Nearly 1.5 inches of rain fell in Payson Tuesday and an additional 1.78 inches was recorded by the Payson Ranger Station Wednesday as monsoon storms fueled by extra moisture from Tropical Storm Ignacio engulfed Arizona.
According to Mike Staudenmaier, the science and operations officer with the National Weather Service in Flagstaff, Tuesday's storms dumped ample precipitation throughout the state.
"It's the normal monsoon with moisture from the tropical storm (working) into the area," Staudenmaier said. "It's more moisture than we've had so far this monsoon season. Payson got 1.48 inches."
Staudenmaier said severe weather was not an issue, but flash flooding was.
"August and September tend to be our major flood situations," Staudenmaier said, "and most of the time the roots are some kind of tropical moisture that moves up into the area."
The biggest flooding in northern Arizona occurred in Williams, according to Staudenmaier.
"Williams got three inches of rain in two hours," he said.
For more weather information such as rainfall totals, go online to www.wrh.noaa.gov/flagstaff.
Lightning a nuisance, but no fires
Around town, lightning strikes caused temporary power outages and interrupted phone service, but, miraculously, did not start a single forest fire in Rim country, according to Payson Ranger District Fire Prevention officer Gary Roberts.
"The last fires we had were Monday," Roberts said. "This rain doesn't pull us out of the drought, but it really curtails the fire danger -- especially for Labor Day weekend."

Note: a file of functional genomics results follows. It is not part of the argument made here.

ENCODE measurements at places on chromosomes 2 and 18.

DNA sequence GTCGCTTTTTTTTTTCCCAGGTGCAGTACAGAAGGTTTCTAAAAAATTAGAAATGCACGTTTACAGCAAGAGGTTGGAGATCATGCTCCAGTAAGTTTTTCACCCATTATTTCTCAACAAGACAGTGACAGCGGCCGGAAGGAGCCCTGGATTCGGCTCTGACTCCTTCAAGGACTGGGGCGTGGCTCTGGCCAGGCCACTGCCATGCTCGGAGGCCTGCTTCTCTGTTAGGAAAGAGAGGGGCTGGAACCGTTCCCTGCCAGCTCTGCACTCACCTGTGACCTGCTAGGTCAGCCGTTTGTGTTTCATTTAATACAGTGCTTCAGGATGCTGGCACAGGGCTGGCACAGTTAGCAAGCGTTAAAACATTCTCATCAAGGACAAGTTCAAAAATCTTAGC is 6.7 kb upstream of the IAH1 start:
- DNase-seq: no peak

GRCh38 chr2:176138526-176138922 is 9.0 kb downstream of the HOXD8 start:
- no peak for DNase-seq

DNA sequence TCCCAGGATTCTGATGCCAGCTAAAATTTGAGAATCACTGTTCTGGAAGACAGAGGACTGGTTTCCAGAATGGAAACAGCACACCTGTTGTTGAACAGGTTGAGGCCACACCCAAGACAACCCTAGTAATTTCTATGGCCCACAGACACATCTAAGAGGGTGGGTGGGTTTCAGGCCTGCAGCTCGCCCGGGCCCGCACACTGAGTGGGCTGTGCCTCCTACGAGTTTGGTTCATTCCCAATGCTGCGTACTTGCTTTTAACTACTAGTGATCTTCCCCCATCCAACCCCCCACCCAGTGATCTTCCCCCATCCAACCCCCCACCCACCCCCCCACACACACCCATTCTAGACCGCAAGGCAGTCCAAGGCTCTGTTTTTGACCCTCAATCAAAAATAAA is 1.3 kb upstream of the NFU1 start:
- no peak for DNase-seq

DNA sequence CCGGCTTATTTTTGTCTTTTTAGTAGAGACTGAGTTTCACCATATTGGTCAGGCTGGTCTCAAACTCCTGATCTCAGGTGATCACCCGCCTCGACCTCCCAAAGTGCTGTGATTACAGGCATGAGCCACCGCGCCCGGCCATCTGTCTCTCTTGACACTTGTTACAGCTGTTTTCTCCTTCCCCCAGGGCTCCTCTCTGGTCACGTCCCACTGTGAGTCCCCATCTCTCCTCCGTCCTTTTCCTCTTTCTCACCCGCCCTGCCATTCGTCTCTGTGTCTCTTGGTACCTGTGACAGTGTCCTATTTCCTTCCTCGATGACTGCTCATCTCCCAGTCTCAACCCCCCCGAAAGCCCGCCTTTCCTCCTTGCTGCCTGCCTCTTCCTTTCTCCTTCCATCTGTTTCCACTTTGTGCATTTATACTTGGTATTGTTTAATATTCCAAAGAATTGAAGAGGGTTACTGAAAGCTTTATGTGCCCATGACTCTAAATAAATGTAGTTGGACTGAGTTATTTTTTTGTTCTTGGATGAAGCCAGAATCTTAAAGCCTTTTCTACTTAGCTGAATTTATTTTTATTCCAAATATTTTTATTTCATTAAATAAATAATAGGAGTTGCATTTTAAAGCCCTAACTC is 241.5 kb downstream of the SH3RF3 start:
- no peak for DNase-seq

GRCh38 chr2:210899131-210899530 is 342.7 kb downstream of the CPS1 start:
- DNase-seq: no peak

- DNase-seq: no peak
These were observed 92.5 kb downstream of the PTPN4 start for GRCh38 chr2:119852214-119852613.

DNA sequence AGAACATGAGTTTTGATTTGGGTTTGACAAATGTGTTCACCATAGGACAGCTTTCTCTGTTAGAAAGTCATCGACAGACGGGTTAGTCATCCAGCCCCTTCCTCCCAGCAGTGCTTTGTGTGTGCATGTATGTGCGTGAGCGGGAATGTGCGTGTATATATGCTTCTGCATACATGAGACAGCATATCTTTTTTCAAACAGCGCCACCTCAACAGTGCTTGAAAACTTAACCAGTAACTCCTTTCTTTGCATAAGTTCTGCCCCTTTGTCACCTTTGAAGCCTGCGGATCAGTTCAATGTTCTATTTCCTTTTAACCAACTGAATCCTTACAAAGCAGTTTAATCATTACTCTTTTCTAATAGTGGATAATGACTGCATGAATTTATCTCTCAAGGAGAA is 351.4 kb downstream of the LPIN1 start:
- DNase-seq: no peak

The highways 260 and 87 traffic light was out for more than four hours and police officers rotated shifts, directing traffic in the pouring rain.
"We got a nice call from a lady who said how much she appreciated the officers' hard work," Police Chief Gordon Gartner said.
Flooded wash stops DUI driver
Street flooding prompted some temporary closures and slowed traffic to a crawl.
One car with two occupants got stuck in a wash near Doll Baby Ranch. The driver, Edward Palmer, 73, was arrested for DUI.
"The gentleman, who was eventually arrested for DUI, had crossed the wash when it was just starting to rise," Police Lt. Don Engler said.
"He tried to turn around and go eastbound again on Doll Baby Road and the water had risen. As he approached the deeper part of the wash, the front of the car started to drift downstream."
At the time, a group of teenagers participating in an activity sponsored by Outreach Services were also at the wash and chose not to drive their van across.
"We didn't want to risk it," Outreach staff member Mike Murphy said.
The group saw Palmer coming and warned him not to cross, but he ignored them.
"When we got to them, the car was floating," Murphy said. "We pushed the car to an embankment."
"There were a couple of young men who helped him secure the vehicle, so it didn't go down the wash," Engler said. "They physically held the vehicle and were able to get it turned around and out of the wash before it quit on him."
As police arrived, witnesses saw Palmer crawl through the car window and leave the scene on foot. His passenger stayed and spoke to police.
Police later detained Palmer and he was arrested.
Officers decided to leave the car, hoping it would discourage drivers from attempting to cross.
Street crews clean up, chip seal halted
Town Engineer LaRon Garrett and the street department have had their hands full because of the storms.
"We have a lot of messed up streets with a lot of debris on them," Garrett said. "A lot of ditches and culverts are plugged that we are having to clean. Most of it is clean-up. It will probably take us two weeks to get everything cleaned up and that's assuming we don't get more bad storms."
Garrett said that the storms also have brought the chip seal program to a screeching halt.
"We are right in the middle of our pavement maintenance project -- the slurry seal and chip seal" Garrett said. "It basically shut down the chip seal part of it. The slurry sealers are still able to work, but they are way behind schedule because of the weather."